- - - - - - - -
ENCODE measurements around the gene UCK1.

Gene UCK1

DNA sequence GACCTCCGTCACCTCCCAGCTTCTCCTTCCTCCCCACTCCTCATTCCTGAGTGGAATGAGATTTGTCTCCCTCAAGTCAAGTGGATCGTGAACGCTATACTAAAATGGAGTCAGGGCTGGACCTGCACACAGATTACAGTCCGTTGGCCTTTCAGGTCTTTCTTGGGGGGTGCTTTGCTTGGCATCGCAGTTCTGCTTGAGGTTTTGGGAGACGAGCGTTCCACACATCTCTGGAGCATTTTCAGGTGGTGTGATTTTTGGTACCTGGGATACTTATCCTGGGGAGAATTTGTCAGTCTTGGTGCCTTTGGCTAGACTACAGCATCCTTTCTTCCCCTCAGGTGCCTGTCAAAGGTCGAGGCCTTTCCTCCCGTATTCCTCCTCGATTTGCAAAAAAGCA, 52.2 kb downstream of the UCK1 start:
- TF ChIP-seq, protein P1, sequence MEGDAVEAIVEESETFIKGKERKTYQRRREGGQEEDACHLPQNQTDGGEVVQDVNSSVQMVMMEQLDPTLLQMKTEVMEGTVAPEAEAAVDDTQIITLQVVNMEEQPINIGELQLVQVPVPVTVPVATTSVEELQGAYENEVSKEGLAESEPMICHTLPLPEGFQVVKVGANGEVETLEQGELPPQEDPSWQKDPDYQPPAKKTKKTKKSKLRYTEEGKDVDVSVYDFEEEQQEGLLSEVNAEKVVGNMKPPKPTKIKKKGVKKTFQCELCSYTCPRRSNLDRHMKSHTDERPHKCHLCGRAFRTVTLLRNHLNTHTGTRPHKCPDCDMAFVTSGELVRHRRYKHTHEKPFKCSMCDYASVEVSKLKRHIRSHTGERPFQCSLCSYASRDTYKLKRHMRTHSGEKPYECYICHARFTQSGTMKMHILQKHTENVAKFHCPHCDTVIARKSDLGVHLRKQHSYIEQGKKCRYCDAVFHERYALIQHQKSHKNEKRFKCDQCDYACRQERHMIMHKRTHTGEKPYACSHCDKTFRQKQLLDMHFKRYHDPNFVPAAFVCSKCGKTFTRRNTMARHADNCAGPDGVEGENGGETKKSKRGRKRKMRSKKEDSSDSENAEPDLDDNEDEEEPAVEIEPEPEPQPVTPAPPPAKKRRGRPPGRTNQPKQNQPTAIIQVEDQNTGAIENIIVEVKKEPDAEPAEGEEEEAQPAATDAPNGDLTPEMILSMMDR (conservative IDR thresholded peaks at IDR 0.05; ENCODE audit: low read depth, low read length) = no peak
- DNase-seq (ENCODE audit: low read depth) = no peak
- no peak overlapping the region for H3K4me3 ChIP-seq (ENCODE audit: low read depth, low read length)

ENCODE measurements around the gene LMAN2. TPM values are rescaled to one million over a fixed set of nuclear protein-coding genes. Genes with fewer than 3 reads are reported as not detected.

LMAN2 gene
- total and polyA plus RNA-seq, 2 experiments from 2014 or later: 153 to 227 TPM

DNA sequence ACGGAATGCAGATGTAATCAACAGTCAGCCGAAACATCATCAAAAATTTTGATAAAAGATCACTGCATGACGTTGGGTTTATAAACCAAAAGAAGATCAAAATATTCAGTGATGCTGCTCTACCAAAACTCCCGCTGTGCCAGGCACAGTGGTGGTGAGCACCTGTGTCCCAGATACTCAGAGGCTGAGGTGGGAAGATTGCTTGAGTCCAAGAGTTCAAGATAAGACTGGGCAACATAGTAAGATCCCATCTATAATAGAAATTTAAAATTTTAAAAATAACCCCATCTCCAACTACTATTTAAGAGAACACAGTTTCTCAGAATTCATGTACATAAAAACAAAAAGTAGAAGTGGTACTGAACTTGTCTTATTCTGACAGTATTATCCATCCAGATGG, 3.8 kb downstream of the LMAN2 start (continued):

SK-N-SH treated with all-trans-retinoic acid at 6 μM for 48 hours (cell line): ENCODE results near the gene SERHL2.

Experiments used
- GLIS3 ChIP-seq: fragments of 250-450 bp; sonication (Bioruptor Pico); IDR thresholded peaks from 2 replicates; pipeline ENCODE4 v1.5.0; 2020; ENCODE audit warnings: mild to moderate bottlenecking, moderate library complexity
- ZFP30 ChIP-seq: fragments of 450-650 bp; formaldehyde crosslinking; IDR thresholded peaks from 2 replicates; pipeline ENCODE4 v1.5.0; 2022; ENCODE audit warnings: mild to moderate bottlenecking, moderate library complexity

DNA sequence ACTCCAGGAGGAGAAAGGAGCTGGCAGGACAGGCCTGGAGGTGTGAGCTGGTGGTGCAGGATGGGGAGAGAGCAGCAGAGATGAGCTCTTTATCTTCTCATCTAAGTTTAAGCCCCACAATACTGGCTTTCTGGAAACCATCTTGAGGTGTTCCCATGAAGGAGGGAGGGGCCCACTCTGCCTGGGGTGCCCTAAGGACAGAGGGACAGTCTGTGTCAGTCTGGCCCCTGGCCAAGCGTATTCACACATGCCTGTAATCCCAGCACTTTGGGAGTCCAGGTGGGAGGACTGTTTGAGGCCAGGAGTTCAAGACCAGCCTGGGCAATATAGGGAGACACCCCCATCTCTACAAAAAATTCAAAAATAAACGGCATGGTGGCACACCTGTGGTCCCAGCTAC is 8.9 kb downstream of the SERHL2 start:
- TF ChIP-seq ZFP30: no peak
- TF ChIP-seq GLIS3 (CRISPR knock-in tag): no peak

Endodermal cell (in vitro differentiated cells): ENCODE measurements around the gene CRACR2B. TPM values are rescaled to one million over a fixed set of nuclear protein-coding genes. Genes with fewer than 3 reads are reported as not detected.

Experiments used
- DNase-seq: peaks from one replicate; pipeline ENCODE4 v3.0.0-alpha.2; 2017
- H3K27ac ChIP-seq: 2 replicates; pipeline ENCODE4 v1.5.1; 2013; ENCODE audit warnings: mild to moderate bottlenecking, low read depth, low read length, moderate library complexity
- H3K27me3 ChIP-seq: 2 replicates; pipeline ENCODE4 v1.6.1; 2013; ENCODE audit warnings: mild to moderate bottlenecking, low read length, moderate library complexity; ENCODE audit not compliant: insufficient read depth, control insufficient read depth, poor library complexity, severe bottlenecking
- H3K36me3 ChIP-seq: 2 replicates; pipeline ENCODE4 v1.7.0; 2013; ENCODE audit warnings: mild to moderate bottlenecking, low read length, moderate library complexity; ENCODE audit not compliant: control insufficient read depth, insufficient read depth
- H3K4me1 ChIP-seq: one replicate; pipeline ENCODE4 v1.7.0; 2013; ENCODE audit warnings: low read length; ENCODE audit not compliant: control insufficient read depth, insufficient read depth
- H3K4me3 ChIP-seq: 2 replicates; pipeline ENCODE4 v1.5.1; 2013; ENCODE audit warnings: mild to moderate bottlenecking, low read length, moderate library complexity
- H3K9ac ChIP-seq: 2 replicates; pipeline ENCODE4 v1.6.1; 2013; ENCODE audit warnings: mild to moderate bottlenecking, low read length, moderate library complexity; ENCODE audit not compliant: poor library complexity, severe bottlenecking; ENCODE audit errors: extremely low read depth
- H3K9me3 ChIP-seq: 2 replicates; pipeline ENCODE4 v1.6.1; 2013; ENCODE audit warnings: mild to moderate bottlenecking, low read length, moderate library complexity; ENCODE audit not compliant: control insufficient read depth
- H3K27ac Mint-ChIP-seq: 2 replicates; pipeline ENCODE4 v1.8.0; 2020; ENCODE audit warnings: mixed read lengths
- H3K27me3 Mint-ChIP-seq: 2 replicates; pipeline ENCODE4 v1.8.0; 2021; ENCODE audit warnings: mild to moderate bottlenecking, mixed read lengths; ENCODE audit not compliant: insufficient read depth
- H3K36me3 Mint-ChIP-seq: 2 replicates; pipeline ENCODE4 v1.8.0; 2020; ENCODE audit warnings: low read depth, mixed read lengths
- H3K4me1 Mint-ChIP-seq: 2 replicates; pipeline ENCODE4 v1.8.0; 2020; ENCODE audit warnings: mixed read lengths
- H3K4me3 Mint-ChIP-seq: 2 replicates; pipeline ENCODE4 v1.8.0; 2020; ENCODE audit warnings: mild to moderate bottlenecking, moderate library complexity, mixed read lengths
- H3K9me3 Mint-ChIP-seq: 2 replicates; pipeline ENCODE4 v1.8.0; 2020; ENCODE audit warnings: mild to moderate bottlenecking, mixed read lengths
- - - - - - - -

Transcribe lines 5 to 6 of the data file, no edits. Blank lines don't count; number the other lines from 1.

- DNase-seq (ENCODE audit: low read depth) = no peak
- no peak overlapping the region for H3K4me3 ChIP-seq (ENCODE audit: low read depth, low read length)